Coastweek -- Vinod Khanna with his guru in Rajneesh’s ashram during his 5-year spiritual break.

The larkiness inherent in these films ensured a high entertainment quotient.

In Amar Akbar Anthony, one of Bollywood’s biggest hits ever, a scene has Khanna beating Bachchan to a pulp and carting him over his shoulders.

It left many fans of the superstar dumbfounded.

“It was inconceivable for me to imagine my hero getting beaten. Even by his elder brother in the film,” writes Diptakirti Chaudhuri, in a book on Bollywood.

Vinod was even pitched as Amitabh’s contender for the top spot after he fuelled successes on his own steam like Raj Sippy’s Inkaar (1977), a slick kidnap drama.

Thankfully, the actor also attempted risky, offbeat roles.

Vinod won raves for his mature and complex performance as a murder suspect in Aruna Vikas’ small budget sleeper success, Shaque (1976).

His lovemaking scenes with Shabana Azmi were considered bold for the times and created a stir.

In Gulzar’s Meera (1979), Vinod brought alive the frustration of an essentially decent man unable to reconcile himself to his wife Meera’s devotion to a force bigger than himself.

Khanna was a hunk with dreamy eyes and the combination of his muscularity and good looks helped him race to the top.

He did action, thrillers, and romances and, for a while, ruled the marquee in Bollywood.

Even as Main Tulsi Tere Angan Ki and Muqaddar Ka Sikander light up the marquee, Vinod found himself questioning the gossamer nature of worldly glory.

It shored his resolve to join his guru Rajneesh’s ashram.

Neither the runaway success of his starrer Qurbani (1980) nor his early 1970s marriage to Geetanjali (which ended in a divorce) stopped Vinod from setting off on a spiritual odyssey.

In the early 1980s, Vinod followed Rajneesh to Oregon, where he busied himself with gardening.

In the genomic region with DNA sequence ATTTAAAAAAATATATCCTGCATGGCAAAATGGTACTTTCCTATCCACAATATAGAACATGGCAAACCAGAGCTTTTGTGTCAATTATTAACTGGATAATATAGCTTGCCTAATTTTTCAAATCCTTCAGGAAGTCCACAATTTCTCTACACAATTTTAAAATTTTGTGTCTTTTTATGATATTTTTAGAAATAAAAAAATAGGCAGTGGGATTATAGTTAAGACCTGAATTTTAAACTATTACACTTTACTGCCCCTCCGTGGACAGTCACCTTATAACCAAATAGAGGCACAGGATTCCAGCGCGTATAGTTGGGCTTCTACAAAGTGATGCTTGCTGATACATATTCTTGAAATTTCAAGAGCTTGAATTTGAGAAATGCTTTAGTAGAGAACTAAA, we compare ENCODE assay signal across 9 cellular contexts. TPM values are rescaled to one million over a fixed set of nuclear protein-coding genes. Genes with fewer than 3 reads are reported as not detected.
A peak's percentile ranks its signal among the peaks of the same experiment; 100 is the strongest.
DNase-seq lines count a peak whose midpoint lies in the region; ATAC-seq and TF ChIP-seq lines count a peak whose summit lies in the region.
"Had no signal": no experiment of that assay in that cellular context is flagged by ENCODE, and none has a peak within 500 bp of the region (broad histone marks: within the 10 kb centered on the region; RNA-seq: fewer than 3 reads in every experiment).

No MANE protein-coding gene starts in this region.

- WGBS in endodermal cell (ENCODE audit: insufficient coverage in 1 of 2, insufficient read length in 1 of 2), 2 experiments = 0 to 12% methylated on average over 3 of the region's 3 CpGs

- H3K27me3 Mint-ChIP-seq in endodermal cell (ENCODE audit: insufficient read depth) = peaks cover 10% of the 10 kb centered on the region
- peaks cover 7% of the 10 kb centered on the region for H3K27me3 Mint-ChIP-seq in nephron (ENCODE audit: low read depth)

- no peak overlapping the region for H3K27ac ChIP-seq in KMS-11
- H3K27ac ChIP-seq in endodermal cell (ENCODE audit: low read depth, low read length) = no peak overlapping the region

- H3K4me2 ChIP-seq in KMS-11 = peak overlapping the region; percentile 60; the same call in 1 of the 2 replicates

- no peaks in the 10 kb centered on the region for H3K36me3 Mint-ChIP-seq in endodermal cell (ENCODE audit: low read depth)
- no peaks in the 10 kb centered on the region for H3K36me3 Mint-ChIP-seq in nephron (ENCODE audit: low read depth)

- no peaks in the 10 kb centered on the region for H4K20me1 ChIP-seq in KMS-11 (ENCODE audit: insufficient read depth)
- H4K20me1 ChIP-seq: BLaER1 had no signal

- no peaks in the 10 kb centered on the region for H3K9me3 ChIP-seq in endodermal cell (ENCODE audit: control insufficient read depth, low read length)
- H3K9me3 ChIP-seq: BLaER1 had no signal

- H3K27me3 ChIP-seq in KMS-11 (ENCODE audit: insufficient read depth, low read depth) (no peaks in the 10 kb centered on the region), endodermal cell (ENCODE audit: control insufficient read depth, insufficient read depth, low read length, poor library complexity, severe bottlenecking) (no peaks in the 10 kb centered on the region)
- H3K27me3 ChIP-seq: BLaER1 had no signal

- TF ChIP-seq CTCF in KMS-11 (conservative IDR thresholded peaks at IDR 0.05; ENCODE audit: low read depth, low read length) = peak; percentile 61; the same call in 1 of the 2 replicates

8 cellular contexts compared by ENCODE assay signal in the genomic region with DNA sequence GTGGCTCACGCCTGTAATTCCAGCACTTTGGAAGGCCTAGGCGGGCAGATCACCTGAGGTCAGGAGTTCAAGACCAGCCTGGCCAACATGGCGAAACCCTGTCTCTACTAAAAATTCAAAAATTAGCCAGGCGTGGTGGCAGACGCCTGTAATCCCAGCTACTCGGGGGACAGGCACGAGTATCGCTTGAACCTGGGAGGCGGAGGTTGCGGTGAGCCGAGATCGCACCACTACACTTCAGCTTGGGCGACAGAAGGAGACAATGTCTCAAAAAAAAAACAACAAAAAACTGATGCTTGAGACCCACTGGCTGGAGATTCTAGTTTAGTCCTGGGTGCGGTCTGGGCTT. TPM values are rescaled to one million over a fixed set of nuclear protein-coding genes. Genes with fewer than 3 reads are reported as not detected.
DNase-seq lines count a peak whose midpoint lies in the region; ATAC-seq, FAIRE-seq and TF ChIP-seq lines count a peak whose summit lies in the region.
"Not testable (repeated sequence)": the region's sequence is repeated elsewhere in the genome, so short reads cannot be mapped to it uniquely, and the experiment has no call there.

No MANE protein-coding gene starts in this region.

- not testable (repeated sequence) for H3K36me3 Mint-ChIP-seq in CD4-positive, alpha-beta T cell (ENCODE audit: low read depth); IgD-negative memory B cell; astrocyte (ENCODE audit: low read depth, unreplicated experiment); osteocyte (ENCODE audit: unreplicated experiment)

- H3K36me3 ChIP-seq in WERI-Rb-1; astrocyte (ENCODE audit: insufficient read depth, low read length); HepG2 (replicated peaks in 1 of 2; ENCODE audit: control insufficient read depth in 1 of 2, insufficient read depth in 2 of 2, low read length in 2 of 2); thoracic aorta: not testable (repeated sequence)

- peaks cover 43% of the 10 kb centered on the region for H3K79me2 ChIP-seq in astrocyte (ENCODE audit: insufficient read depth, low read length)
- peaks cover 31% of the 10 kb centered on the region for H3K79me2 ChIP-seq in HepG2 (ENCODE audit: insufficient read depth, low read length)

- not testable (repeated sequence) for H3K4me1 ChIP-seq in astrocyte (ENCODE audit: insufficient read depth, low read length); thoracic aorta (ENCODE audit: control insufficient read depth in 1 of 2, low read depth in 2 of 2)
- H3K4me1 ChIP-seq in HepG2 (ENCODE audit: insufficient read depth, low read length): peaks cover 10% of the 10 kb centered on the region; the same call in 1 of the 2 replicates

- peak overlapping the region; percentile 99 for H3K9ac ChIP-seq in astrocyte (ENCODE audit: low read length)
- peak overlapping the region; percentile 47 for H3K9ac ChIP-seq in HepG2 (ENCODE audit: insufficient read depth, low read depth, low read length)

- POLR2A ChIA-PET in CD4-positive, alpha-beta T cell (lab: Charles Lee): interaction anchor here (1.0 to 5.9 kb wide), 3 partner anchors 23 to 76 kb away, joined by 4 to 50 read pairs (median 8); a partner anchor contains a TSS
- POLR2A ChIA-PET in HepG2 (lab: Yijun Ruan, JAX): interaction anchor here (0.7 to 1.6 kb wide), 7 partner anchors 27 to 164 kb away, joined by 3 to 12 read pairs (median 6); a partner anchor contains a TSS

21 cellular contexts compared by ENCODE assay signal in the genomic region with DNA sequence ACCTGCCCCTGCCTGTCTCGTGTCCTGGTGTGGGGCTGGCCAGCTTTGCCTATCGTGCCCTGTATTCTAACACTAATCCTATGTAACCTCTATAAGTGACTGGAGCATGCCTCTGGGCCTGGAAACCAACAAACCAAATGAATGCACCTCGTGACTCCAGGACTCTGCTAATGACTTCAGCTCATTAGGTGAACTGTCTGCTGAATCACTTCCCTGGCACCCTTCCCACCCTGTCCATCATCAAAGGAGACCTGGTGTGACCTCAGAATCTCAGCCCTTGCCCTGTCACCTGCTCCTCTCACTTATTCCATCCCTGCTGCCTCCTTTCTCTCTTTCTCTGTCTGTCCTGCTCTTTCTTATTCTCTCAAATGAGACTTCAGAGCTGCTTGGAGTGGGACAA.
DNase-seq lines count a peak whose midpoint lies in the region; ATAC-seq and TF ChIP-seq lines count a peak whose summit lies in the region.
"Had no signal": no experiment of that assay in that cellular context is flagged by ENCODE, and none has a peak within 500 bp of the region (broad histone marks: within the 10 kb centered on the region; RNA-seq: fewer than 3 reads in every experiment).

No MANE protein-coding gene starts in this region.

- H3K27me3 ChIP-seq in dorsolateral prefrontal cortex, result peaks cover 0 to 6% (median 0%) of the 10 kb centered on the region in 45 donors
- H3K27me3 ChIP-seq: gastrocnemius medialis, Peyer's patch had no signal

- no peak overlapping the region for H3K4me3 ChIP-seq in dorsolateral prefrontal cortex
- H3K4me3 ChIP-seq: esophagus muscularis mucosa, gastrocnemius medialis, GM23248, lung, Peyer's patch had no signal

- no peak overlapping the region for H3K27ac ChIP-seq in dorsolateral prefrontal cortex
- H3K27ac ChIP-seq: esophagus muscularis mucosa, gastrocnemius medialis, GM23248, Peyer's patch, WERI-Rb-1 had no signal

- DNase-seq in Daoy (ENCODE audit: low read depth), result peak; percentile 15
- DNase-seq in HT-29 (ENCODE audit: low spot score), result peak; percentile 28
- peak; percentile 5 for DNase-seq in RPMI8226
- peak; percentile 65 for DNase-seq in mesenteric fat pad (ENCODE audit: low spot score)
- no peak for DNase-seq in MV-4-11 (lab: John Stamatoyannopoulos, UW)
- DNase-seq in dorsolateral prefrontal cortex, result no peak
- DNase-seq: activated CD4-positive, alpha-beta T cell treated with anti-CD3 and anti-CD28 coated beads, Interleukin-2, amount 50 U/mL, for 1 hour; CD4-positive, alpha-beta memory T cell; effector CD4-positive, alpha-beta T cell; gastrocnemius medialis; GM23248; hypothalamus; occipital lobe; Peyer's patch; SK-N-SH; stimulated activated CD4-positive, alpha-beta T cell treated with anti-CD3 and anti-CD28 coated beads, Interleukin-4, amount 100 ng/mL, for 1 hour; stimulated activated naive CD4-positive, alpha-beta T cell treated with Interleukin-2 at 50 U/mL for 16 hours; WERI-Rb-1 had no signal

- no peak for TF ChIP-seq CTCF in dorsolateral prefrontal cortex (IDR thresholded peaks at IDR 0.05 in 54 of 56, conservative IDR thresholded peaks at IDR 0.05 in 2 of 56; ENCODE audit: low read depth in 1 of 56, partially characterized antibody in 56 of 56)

The tabloids called him “Sexy Sanyasi”, referring to an ascetic follower of Hinduism.

Coastweek -- Sridevi and Vinod Khanna in Chandni. At a time when Vinod Khanna’s macho appeal was his biggest draw, he valiantly shows up in Chandni’s second half to poignantly describe how it feels to get your heart broken not once but twice.

“I am, I guess, a human being who does what feels right to him at the time, does what he really wants to do,” he once told a journalist who asked him whether he was a star or a sanyasi.

“Sure, it is easy to latch onto one thing, to be and do that all your life - but within you is a voice saying there must be something more to life. I look for that something more.”

After his return from the ashram, his marriage ended and he went missing from popular imagination.

Till he decided it was wiser to let his spiritual self coexist with the material world.

Two people keen on a comeback - Vinod Khanna and a separated-from-her-husband Dimple Kapadia - came together in Insaaf (1987) and made it a winner.

The philosophy contained in Insaaf’s song, Rang lati hai henna patthar pe pis jaane ke baad proved prophetic.

Vinod was one of the hottest marquee names once again.

Big banners like J P Dutta (Batwara, Kshatriya), Yash Chopra (Chandni, Parampara), Mukul Anand (Mahasangram, Khoon Ka Karz) flooded Vinod with films.

But the failure of Dayavan (an ambitious remake of Kamal Haasan’s Nayakan) and a mindless spree of action movies - CID, Muqaddar Ka Badshah - took the sheen off Vinod’s star rating in the 1990s.

Aruna Raje’s Rihaee (1990) where he played an emancipated man who accepts his wife’s straying and Gulzar’s underrated metaphysical melodrama, Lekin (1991) were the two bright spots in a by now speckled career.

Vinod went about rebuilding his life and married again.

He launched his son Akshaye with Himalayaputra (1997), entered politics, became the minister of state for tourism and culture and proved himself willing to act in the occasional film like Leela, Wanted, Dabangg and Dilwale (which was his last), if it took his fancy.

Coastweek -- Salman Khan and Vinod Khanna in Dabangg. He doesn’t get much screen time but the veteran works up a stern face and daunting daddy air to validate a peeved Salman Khan’s Pandeyji-themed quips.

He will be forever remembered as an actor who wrote his own jagged script.

A stunning combination of robust star power and self-possession, Vinod Khanna’s illustrious filmography is imprinted on every Hindi film buff’s soul.